The town of Pienza was originally know as Corsignano, a small and humble Toscan village. But its most famous son, Enea Silvio de’Piccolomini, a well known poet, philosopher and politician and a ‘Renaissance humanist’, was elected Pope in 1458. A year later, as Pius II he hired architect Bernardo Rossellino to redesign the entire village of Corsignano along the ideas of ‘Renaissance humanism’ which are basically Utopian. No one is quite sure why Pius II, (born in Corsignano in 1405), decided to create a model city from his humble birthplace, but he did, and he hired the architect Rossellino to do the job. Another mystery that surrounds the birth of Pienza is the motivation of the architect: did Rossellino set out to build an original model city, a monument to Pius, or a faithful recreation of his patron’s dreams? No one is quite sure. What we do know is that the town was built as a model example of classic Renaissance architecture. It took only 4 years, from 1459 to 1462, to achieve this transformation and the town was built to a precise design encompassing the ideals of the Renaissance, a sort of perfect city…and the town is really magnificent. Set in a gorgeous archetypal Tuscan landscape, Pienza, christened so by Pius after his Papal name, draws visitors with Rosellino’s monuments to Pius II that form the core of this model city: its central piazza Piazza Pio II, , the Duomo, and the Papal Palace. All the major sights in Pienza sit here, on Rosellino’s famous piazza. The piazza itself is elegantly proportional, and appears simple in design. It is set much more as a place where citizens could carry out their daily lives, rather than an impressive and perhaps grandiose statement.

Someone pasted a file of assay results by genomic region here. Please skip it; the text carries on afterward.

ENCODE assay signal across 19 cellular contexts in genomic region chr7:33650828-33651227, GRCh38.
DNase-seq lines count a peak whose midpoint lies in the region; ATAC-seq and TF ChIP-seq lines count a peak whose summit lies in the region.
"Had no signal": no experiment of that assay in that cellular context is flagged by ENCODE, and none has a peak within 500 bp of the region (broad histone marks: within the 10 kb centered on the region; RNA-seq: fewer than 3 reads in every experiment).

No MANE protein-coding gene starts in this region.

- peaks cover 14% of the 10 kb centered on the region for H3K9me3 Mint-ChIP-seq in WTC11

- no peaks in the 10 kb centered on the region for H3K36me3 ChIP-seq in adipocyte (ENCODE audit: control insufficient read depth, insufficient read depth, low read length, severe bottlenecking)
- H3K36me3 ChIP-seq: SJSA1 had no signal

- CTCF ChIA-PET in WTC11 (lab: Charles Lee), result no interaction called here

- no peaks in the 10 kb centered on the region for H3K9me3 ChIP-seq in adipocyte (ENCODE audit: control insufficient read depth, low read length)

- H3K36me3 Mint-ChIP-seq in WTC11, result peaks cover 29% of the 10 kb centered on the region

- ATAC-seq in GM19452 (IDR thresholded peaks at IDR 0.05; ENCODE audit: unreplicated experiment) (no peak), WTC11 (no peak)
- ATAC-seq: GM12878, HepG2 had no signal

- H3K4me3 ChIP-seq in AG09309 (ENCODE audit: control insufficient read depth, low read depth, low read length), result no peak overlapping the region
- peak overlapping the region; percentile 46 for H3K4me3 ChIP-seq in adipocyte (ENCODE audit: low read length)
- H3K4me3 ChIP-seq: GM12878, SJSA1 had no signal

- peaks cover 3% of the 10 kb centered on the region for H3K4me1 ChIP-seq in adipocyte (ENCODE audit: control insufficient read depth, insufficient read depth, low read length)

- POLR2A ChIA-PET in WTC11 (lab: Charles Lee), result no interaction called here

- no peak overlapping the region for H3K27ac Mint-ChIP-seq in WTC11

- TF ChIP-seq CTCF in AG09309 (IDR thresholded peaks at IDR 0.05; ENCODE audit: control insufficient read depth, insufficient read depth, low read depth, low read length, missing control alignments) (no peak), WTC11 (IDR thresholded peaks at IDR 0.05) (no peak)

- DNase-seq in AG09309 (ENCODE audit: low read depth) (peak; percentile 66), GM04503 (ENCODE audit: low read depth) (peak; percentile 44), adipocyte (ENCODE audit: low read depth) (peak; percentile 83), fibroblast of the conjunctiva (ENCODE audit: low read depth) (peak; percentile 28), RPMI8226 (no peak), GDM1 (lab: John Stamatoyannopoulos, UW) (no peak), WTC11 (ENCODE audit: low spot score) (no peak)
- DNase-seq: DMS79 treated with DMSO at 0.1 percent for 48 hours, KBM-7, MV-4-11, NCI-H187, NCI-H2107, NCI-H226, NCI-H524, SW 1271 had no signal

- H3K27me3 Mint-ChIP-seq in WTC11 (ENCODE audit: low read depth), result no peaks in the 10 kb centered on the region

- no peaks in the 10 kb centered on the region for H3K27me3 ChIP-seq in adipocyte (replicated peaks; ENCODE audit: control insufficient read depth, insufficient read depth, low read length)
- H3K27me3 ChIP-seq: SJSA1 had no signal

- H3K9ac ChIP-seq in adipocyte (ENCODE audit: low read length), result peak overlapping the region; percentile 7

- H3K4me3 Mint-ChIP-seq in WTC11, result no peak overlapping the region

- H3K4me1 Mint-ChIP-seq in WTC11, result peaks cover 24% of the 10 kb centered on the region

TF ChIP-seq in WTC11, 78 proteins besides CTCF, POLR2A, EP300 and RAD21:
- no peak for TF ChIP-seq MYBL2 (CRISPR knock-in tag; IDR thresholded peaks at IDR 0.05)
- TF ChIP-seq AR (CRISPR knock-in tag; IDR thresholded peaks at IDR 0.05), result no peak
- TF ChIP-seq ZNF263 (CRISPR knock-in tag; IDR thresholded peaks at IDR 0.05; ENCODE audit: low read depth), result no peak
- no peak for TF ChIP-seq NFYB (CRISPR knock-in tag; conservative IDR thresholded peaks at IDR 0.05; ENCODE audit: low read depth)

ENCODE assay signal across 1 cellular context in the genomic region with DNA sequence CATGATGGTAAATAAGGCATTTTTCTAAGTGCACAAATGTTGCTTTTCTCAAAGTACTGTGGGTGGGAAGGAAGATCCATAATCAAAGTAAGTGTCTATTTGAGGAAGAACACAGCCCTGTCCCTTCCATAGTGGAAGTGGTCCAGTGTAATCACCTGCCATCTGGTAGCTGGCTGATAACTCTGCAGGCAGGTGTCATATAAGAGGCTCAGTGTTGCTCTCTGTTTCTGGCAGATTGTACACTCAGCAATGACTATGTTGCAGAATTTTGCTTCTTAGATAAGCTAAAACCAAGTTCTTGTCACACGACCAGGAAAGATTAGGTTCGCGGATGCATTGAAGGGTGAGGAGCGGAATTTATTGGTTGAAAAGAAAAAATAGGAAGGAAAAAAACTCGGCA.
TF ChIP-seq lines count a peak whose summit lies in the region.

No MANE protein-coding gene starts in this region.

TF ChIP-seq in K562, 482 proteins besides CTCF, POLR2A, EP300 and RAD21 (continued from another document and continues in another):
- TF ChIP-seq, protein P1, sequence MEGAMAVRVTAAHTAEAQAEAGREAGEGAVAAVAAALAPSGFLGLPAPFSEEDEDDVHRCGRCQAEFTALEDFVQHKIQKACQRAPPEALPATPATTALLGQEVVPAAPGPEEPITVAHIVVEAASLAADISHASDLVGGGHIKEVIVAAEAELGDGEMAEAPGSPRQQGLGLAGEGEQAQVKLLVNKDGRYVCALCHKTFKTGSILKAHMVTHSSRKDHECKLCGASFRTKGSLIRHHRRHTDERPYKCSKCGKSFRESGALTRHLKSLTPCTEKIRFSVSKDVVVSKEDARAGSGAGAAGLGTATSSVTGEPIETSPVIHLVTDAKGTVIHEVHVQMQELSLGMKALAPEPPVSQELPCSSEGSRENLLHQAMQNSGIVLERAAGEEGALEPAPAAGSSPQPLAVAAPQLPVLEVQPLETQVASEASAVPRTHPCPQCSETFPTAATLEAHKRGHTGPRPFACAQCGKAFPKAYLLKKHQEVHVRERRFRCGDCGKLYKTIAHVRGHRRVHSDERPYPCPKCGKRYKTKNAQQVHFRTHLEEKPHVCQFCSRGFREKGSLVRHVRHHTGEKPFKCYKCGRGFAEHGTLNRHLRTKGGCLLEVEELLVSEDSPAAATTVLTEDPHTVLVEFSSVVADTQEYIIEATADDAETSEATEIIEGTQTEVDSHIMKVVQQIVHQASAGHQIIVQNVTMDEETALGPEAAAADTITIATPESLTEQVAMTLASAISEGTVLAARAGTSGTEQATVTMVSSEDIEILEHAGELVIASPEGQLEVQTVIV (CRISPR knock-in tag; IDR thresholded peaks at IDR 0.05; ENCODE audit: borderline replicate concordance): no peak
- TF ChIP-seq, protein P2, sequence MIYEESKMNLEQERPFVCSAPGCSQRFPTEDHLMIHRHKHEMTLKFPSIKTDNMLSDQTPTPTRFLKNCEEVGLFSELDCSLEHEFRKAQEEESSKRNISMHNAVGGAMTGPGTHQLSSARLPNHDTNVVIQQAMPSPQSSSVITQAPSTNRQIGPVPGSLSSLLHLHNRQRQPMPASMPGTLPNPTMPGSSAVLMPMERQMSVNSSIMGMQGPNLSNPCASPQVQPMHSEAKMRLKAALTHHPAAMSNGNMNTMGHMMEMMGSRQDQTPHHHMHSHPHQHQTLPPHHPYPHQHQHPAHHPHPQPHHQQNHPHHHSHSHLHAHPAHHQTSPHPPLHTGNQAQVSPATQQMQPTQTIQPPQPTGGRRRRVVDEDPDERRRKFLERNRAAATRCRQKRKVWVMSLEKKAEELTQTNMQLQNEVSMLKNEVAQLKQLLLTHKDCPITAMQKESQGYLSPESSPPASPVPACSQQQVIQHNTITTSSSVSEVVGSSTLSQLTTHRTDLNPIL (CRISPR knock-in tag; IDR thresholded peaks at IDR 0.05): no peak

Half a century later the utopian concept of an Ideal City originated a book: Utopia. by Sir Thomas More (1516) where it is depicted as an imaginary island (the black and white picture top center), enjoying perfection in order of construction of the basic layout of the “city” and all other social elements: law, politics, and social justice. It describes an ideal place or state in all aspects.
The reference to agriculture states: “They cultivate their gardens with great care, so that they have both vines, fruits, herbs, and flowers in them; and all is so well ordered and so finely kept that I never saw gardens anywhere that were both so fruitful and so beautiful as theirs. And this humour of ordering their gardens so well is not only kept up by the pleasure they find in it, but also by an emulation between the inhabitants of the several streets, who vie with each other. And there is, indeed, nothing belonging to the whole town that is both more useful and more pleasant.
Utopia as an idea has expended to describe any visionary system of political social or esthetic perfection, and nowadays as the unattainable perfection in all aspects of human aspirations. In short as much as we strive to attain perfection it is beyond our grasp partially due to our basic human flaws.
The Cheese – Pecorino di Pienza
The word “pecorino”, from “pecora” – a ewe –sheep, is a quite recent invention. Until70 years ago, locals used the term “cacio”, and indeed the cheese rolling competition held in Pienza on the first Sunday of September is know as “cacio al fuso” – The aim of the participants in this popular festival is to see who can roll the cheese so that it stops closest to the spindle.